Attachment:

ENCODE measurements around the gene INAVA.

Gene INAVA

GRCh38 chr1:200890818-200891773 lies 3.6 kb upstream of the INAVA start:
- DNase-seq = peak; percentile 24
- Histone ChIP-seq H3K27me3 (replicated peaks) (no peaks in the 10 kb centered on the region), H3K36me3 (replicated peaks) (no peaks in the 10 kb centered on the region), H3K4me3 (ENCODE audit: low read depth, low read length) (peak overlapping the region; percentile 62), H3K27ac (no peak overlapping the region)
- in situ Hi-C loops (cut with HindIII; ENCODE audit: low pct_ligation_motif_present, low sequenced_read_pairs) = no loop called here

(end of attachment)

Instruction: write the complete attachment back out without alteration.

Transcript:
ENCODE measurements around the gene INAVA.

Gene INAVA

GRCh38 chr1:200890818-200891773 lies 3.6 kb upstream of the INAVA start:
- DNase-seq = peak; percentile 24
- Histone ChIP-seq H3K27me3 (replicated peaks) (no peaks in the 10 kb centered on the region), H3K36me3 (replicated peaks) (no peaks in the 10 kb centered on the region), H3K4me3 (ENCODE audit: low read depth, low read length) (peak overlapping the region; percentile 62), H3K27ac (no peak overlapping the region)
- in situ Hi-C loops (cut with HindIII; ENCODE audit: low pct_ligation_motif_present, low sequenced_read_pairs) = no loop called here